Her nose was stuffy from allergies to the pollen from all the greenery that surrounded her apartment and her eyes itched. She nearly fell into the car when her lift arrived and the driver turned around to tut at her, telling her she was a mess.

Frustrated and overtired, she agreed with him, almost snapping and then guiltily apologized, excusing herself with the flimsy lack of sleep.

She got to work, messaged her mother and cursed aloud when her phone rang with an incoming call. She just wanted a quiet day. Just one quiet day. She lifted the device and answered, listening with half an ear to Mom’s chatter and trying to disguise the heaviness in her voice. It was no use, and soon she was being interrogated as to everything from whether she was wearing proper underwear to if she’d stayed home the previous night or gone out and “had a jol”. She almost laughed at the absurdity of that idea, and dutifully assured her mother that she was doing nothing exciting.

Mom extracted a promise from her to steam herself and clear the phlegm from her chest, informed her that some cousin was getting married and she’d be required at the wedding and then got down to the real reason for the call. With the cousin who was getting married’s wedding, everyone had remembered that she (an older cousin) was as yet not even engaged, more’s the pity and family had started asking if there was something they could do to help.

She was required to take a week off from work and come home to “see all the boys” the family would be suggesting for her.

Her head began to throb.

Mom reminded her that she could not be sick when she came home. It would spoil everything – not just the cousin’s wedding but Mom’s plans as well. She was to bundle up tight and not let herself get any more ill.

If only it was that easy.

When she’d finally managed to get away from the conversation, her head and neck were aching so badly she wanted to cry.

Come home, meet someone and get married. As if it were that simple.

But she doubted that anyone would listen if she tried to object. The family – all of it – still saw her as one of the kids and they knew better than she did.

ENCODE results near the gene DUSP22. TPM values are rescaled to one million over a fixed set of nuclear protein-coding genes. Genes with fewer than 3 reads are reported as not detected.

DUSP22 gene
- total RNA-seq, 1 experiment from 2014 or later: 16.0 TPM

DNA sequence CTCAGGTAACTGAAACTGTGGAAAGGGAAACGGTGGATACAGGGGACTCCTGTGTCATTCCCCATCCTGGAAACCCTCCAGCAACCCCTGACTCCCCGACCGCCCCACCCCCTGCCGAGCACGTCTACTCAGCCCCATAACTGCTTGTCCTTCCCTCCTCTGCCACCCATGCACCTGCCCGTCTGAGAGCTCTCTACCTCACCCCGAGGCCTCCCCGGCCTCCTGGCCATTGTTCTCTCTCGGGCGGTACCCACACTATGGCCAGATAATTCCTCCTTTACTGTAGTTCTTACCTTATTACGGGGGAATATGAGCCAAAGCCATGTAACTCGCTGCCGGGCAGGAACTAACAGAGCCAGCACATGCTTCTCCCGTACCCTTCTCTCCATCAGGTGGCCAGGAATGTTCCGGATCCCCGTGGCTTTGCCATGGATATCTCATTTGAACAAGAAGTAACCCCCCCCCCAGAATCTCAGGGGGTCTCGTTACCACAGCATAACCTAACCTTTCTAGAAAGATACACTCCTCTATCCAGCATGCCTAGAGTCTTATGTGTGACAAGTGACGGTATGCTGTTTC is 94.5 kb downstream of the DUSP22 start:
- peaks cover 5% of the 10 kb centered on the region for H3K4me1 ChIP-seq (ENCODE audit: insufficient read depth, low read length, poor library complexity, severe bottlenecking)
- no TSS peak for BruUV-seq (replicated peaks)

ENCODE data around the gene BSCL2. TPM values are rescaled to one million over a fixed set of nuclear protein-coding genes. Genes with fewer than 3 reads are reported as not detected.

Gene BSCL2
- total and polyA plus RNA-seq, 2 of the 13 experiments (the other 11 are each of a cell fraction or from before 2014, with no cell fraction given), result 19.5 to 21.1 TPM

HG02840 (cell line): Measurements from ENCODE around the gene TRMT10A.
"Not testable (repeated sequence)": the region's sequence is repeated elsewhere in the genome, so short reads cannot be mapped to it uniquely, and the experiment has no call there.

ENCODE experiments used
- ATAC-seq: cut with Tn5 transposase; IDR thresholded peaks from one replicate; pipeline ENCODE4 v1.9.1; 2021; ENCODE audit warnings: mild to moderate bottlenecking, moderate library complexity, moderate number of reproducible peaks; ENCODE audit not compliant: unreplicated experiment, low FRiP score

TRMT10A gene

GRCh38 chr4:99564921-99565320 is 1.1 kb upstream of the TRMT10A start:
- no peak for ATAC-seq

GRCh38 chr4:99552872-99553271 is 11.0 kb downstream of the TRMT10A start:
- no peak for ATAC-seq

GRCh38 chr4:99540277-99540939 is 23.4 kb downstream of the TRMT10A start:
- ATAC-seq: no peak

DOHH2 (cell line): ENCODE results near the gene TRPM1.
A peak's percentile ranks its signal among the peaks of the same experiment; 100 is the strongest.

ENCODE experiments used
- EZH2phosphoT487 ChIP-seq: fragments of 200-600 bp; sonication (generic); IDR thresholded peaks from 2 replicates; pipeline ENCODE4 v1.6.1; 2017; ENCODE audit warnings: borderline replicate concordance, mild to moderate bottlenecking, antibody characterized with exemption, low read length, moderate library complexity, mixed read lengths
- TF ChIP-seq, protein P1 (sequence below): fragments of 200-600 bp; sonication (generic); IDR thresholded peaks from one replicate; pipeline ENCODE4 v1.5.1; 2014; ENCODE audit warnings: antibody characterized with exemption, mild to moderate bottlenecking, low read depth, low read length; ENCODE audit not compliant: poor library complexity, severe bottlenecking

God only knew where and how she’d find the money to afford the trip, not to mention the unpaid leave. She put it out of her mind. She had a few days to handle the situation, maybe some kind of decent idea would come to her in her dreams. She could hope.

A colleague poked their head in to ask a question and stopped short at the sight of her. “God, you look terrible!”

It was an effort to not shriek at the man. “What did you need?” she asked, silently praying for patience.

She assisted the man with his problem and then turned to her computer, starting to draft an email to her boss that requested she be allowed to work remotely for the week of the wedding, with the offer that she’d work two weekends as well to make up for it.

Then, she began to individually message co-workers, asking if they’d like her to take some of their grunt work off their hands after hours for a fee. Within an hour, she’d gotten enough of a stack that she’d be able to cover all the trip’s expenses.

It looked like the effort she’d gone to to get ahead of the chores at home was going to be eaten up quickly – she’d be living in her office for a while.

The joys of youth.

She tried to look on the bright side – as long as she didn’t collapse from the workload, she’d have a little extra money to stick into her almost non-existent savings by the time she got back. And maybe Mom or one of the other aunties would deposit in front of her a handsome, pious, rich young man who’d sweep her off her feet and take care of all her problems.

Yeah, and maybe pigs would fly and she’d turn into a princess too.

Well, hello there everyone. Did you miss me?

missed me. I missed this. And I am terribly glad to be back.

So, context for this:

I’ve been doing a weekly radio show since March 1st, and this is the sketch I performed for it today. I wrote this specifically to talk about chronic illness and how that can impact a young person’s life. If you want to know more about that, there’s a podcast of my show and you can head over to Radio Islam’s website in a few days and listen to it once it’s been released.

3 thoughts on “Fiction: Shrinking

  1. Woah!!! Welcome back. As a 23 year old with various chronic illnesses, some rare… This is relatable… The vomiting. The food.
    In different ways to the scenarios painted..

    Jazakillah for the read 💖💙
    Missed u

    Liked by 1 person

  2. Incredible detail and it really does give one a sense of the struggles… from a distance, at least. May Allah make it easy for all those struggling with such illnesses.